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Folsom Lake is nearly full. But why are other reservoirs still drought stricken?

A surge of storms hit central CA last winter, but the rest of the state is dealing with below average water.

FOLSOM, Calif. — As temperatures hit triple digits, the Memorial Day weekend will be looking much different from a year ago.

“We are anticipating a very busy season - I mean compared to last year. When we have low water, that's what drives people out here is water level and the temperature, so we're expecting what nearly 90 degrees again this weekend so it's going to be busy,” said Richard Preston Le May, Folsom sector superintendent of California State Parks.

Water levels at Folsom Lake are now around 454 feet, or 87% of full. Capacity is 466 feet at Folsom Lake.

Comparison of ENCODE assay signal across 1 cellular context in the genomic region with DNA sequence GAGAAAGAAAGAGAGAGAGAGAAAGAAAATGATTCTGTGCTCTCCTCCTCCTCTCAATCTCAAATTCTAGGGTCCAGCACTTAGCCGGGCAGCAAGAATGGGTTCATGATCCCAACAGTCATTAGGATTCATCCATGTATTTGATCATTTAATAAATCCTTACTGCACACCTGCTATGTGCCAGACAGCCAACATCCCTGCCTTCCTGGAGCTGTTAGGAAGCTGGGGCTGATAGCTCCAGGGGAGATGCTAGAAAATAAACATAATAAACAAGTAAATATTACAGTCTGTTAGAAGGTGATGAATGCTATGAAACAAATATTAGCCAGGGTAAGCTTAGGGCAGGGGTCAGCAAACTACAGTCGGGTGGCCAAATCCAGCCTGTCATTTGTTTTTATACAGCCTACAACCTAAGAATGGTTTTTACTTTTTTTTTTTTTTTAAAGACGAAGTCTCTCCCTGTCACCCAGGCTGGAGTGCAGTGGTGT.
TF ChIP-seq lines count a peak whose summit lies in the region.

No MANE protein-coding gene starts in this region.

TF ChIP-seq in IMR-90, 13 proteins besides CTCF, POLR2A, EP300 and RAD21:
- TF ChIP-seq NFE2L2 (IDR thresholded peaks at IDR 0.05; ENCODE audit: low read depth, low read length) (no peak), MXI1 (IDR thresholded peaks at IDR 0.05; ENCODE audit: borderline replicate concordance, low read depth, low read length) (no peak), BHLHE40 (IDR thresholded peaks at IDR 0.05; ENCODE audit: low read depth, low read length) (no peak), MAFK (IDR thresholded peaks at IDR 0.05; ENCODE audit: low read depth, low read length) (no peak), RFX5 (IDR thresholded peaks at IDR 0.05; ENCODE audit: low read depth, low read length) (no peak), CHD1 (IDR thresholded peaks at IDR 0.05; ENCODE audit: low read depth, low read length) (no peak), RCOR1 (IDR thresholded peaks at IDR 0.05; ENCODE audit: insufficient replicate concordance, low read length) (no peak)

Last year, Preston-Le May said water was below 400 feet, causing boats to be pulled from docks and limiting the speed across the entire lake.

“In the 20 years I've been here, we haven't had the speed limit restriction and for the entire year, so that was unique to last year for me... but we have seen lower lake levels” Preston-Le May said.

Only four boat launch areas around the lake, Nimbus dam and the American River were opened in 2021. This year, all boat launches are open around Folsom Lake. No speed limit is required beyond the buoys either. Wakeboarders, tubers, and jet skiers are able to go on as usual. In 2021, a 5 mph zone was required across the lake.

A full Lake at Folsom is a rarity though across the state. Folsom is the only reservoir seeing better conditions than last year.

Shasta and Oroville, the state’s largest reservoirs, are only at 40% and 55% of capacity. 

Credit: KXTV

These reservoirs typically see more rainfall based on their proximity to Pacific Northwest storms. It’s worth mentioning though, these are massive reservoirs compared to Folsom and take much more water to fill.


Folsom Lake: Before and after historic winter storms

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